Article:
Philippines: Do not revive the Death Penalty
Reinstating the death penalty would violate Philippine’s international legal obligations, in particular, the Second Optional Protocol to the International Covenant on Civil and Political Rights, which the country has ratified.
The reasons behind the reinstatement of the death penalty are ill founded and purely a political one. Numerous studies and analyses have concluded that death penalty does not deter crime. Indeed, there has been no existing reliable evidence to prove otherwise.
ADPAN also wishes to highlight that the UN Office on Drugs and Crime has consistently called for the abolishment of death penalty on drug related offences, citing that such irreversible and oppressive laws are not an effective prevention and solution and it is not supported by international drug conventions.
It is also to be noted that on 11th January 2017, Deputy Prime Minister of Thailand Mr Wisanu Krea-ngarm had said that Thailand would eventually do away with death penalty by trying to amend the law to find alternative to the capital punishment, taking into consideration the global trend on abolition.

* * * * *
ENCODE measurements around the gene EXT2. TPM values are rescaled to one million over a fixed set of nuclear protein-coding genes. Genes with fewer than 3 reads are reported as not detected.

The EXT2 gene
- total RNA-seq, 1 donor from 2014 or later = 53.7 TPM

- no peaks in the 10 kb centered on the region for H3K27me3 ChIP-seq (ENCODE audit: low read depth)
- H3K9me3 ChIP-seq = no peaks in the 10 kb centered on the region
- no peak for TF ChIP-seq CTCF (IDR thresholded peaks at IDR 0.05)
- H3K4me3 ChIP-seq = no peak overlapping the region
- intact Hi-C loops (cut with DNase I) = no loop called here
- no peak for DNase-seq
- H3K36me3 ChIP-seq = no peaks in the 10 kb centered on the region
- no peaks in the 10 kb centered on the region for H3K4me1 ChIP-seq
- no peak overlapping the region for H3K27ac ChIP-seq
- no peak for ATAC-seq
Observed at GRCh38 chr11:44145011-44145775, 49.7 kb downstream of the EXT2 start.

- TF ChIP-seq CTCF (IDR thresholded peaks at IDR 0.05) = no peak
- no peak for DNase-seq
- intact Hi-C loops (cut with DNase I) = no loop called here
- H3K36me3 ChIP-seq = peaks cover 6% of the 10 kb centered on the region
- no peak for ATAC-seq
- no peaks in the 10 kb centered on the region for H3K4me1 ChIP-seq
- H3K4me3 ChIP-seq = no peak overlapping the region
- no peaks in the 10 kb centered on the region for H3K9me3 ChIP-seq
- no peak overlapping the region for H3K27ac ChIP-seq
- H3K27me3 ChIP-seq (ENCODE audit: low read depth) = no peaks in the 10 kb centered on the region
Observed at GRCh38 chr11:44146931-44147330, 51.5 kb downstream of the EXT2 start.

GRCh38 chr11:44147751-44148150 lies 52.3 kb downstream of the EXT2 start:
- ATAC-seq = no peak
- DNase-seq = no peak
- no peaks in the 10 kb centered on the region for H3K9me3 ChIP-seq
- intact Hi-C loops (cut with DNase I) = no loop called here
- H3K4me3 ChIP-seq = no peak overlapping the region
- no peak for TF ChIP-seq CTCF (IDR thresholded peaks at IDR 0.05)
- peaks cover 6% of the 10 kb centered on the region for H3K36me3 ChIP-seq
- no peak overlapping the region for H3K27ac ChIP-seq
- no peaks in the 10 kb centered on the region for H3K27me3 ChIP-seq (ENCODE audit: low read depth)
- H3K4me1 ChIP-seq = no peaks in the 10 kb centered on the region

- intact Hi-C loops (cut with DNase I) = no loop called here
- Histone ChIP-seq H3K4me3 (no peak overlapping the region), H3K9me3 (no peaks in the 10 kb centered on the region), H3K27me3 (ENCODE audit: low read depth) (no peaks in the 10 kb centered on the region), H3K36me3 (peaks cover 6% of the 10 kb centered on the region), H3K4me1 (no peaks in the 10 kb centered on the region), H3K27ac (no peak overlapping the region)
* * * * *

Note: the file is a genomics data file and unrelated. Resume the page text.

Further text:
The Malaysian government has also announced its intention to abolish the mandatory death penalty on drug offences while a comprehensive study is now underway that may also see the total abolition of the death penalty.
Philippine, if successfully revive the death penalty, would not only move backward in its human rights standards and obligations, and would also not be in line with the progress made by its neighboring countries towards the eventual abolition of death penalty.
ADPAN states its disappointment that this Bill to reinstate the death penalty is being rushed on 16 January 2017 when the House of Representative resumes, and urges all members of the House of Representative and Senate to consider it carefully and reject it, respecting and upholding the right to life.
Ngeow Chow Ying
For and on behalf of the
ADPAN Executive Committee
15 January 2017